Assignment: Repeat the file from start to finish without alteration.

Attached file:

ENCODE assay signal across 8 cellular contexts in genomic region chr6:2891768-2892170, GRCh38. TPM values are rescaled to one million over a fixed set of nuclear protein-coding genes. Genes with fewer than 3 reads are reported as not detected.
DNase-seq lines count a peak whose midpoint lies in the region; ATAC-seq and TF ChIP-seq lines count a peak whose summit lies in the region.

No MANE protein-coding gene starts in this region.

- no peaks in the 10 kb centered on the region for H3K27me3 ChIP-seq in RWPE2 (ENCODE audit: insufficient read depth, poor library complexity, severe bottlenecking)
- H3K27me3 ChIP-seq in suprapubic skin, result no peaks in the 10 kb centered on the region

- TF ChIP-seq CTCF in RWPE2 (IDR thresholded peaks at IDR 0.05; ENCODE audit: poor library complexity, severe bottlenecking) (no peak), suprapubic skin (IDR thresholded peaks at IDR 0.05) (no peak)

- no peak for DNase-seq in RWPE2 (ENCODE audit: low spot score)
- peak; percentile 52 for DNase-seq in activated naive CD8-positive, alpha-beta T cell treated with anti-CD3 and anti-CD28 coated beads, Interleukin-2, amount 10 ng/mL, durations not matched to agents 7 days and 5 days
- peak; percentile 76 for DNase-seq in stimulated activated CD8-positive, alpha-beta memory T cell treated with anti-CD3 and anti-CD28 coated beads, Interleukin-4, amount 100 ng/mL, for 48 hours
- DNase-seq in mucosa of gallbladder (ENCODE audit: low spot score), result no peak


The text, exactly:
ENCODE assay signal across 8 cellular contexts in genomic region chr6:2891768-2892170, GRCh38. TPM values are rescaled to one million over a fixed set of nuclear protein-coding genes. Genes with fewer than 3 reads are reported as not detected.
DNase-seq lines count a peak whose midpoint lies in the region; ATAC-seq and TF ChIP-seq lines count a peak whose summit lies in the region.

No MANE protein-coding gene starts in this region.

- no peaks in the 10 kb centered on the region for H3K27me3 ChIP-seq in RWPE2 (ENCODE audit: insufficient read depth, poor library complexity, severe bottlenecking)
- H3K27me3 ChIP-seq in suprapubic skin, result no peaks in the 10 kb centered on the region

- TF ChIP-seq CTCF in RWPE2 (IDR thresholded peaks at IDR 0.05; ENCODE audit: poor library complexity, severe bottlenecking) (no peak), suprapubic skin (IDR thresholded peaks at IDR 0.05) (no peak)

- no peak for DNase-seq in RWPE2 (ENCODE audit: low spot score)
- peak; percentile 52 for DNase-seq in activated naive CD8-positive, alpha-beta T cell treated with anti-CD3 and anti-CD28 coated beads, Interleukin-2, amount 10 ng/mL, durations not matched to agents 7 days and 5 days
- peak; percentile 76 for DNase-seq in stimulated activated CD8-positive, alpha-beta memory T cell treated with anti-CD3 and anti-CD28 coated beads, Interleukin-4, amount 100 ng/mL, for 48 hours
- DNase-seq in mucosa of gallbladder (ENCODE audit: low spot score), result no peak